GOP U.S. Rep. Scott Perry wins re-election, as Dem DePasquale concedes
U.S. Rep. Scott Perry, R-10th District, has won reelection for his fifth term in Congress.
Perry beat Democrat Eugene DePasquale, Pennsylvania’s term-limited auditor general in the closely watched race for the central Pennsylvania-based congressional district, which includes Harrisburg, Carlisle and York with their accompanying suburbs, as well as rural areas.
Unofficial and incomplete tallies from the Pennsylvania Department of State show Perry holding a 26,000 vote lead over DePasquale with 53.4 percent of the vote to DePasquale’s 47.6 percent.
Perry claimed victory in a statement just after 7 p.m. DePasquale conceded about 20 minutes later.
In his statement, Perry thanked the voters of the district “for again putting their trust in me to be their voice in Congress.”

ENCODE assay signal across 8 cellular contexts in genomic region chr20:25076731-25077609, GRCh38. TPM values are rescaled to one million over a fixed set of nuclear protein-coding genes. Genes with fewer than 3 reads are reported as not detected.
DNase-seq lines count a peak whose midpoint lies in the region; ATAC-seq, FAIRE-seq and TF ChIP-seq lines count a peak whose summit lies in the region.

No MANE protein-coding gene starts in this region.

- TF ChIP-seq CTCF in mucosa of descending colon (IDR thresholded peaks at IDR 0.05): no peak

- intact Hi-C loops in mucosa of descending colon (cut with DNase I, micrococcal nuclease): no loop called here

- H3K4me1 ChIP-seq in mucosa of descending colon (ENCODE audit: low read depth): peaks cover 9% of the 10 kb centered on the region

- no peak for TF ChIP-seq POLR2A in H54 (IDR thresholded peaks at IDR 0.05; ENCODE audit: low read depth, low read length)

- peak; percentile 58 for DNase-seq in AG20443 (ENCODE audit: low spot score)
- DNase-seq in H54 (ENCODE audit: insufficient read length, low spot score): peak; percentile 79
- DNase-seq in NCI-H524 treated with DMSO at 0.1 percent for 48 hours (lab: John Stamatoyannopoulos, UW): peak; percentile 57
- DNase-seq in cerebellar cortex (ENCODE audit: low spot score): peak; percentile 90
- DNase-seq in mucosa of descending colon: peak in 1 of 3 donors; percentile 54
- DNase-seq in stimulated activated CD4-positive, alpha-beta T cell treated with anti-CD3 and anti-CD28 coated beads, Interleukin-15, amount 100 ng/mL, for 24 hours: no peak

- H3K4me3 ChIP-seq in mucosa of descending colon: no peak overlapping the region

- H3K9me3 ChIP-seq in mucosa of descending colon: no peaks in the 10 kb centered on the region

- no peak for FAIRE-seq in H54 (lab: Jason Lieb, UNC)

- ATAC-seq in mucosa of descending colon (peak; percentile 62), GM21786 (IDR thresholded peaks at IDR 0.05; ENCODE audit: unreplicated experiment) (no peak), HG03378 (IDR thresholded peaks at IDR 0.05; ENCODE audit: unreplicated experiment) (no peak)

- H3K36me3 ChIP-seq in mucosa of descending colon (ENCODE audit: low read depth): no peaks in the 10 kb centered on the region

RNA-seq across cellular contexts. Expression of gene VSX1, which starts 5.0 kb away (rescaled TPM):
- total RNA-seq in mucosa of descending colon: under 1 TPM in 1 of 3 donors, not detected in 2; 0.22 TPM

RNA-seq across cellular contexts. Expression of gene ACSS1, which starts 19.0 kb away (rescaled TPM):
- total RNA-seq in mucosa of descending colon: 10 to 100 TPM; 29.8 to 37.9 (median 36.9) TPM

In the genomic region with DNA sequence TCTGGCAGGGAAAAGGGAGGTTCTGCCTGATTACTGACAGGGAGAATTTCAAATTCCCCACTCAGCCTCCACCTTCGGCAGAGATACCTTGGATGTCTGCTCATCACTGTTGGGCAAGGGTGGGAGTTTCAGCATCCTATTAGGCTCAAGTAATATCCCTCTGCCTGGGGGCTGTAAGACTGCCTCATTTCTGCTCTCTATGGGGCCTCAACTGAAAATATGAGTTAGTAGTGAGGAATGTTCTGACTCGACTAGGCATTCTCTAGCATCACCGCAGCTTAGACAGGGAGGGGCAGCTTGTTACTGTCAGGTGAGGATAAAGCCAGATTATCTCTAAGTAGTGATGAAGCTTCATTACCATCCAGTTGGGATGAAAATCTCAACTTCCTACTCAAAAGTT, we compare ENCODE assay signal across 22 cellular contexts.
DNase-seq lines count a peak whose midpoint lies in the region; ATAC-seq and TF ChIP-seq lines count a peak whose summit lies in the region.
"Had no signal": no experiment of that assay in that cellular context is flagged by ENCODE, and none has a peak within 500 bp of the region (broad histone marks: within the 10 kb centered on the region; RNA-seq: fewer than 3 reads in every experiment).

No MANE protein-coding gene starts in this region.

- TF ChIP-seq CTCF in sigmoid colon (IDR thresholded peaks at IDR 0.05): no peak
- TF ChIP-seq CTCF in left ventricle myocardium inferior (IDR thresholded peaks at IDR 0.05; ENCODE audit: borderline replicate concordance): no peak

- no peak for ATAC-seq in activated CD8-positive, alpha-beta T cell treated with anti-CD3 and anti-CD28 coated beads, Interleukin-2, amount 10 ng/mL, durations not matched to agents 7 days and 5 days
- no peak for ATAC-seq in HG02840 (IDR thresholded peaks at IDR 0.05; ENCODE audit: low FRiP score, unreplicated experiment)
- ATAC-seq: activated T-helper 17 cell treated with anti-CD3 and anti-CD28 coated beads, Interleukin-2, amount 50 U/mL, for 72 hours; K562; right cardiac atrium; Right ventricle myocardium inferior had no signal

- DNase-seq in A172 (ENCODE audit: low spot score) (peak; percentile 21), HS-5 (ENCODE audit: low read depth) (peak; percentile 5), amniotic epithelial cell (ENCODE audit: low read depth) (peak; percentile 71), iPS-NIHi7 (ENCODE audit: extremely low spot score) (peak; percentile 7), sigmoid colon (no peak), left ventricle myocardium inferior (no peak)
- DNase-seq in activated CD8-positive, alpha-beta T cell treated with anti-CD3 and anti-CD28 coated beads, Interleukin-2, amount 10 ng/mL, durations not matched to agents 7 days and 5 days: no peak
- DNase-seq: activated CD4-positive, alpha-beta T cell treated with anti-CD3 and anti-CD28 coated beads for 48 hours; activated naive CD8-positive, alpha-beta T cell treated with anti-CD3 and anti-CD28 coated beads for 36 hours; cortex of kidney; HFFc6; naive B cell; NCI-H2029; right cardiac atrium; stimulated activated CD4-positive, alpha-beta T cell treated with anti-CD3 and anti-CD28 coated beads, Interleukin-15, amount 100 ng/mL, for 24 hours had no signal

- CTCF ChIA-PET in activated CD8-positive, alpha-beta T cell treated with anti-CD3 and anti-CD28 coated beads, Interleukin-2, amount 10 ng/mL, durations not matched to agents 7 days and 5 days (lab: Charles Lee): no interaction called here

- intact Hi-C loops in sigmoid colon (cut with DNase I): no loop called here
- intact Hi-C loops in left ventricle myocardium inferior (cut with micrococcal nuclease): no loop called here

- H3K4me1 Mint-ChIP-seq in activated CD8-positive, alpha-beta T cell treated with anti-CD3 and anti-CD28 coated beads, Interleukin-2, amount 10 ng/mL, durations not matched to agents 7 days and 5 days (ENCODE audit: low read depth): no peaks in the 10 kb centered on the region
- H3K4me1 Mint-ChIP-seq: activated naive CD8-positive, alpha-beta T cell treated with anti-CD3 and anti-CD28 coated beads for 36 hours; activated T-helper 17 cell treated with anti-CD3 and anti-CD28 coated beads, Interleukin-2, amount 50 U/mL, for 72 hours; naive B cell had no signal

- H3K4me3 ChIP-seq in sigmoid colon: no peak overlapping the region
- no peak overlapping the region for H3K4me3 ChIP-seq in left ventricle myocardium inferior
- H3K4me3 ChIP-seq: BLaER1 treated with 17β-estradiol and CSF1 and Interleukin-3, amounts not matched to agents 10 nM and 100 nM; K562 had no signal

“This has been a hard-fought campaign and I‘m humbled by the support our positive message received at the ballot box, Perry continued. “Serving the people of south-central Pennsylvania in Congress has been the greatest honor of my life, it is a charge I have never taken for granted, and my vow to the district is that I will continue to fight each and every day for us all in Washington.”
DePasquale, meanwhile, cut a conciliatory tone in his concession.
“Clearly our country is divided and it is more important than ever that we all do what we can to bridge that divide,” DePasquale said, “and in that respect I wish Congressman Perry the best. I promise that he will have my support, and I will do my part.”
“The challenges we face are serious and will require unity, not division, to overcome. I have no doubt that our community and our country will step up to meet them,” he added.
At most, 34,000 ballots remain to be counted in those counties, according to Department of State data. The data does not break down by congressional district.
Perry, an arch-conservative member of the House Freedom Caucus and Army veteran, was drawn into the district in 2018 by a state Supreme Court-mandated redistricting. He first ran for Congress in 2012.
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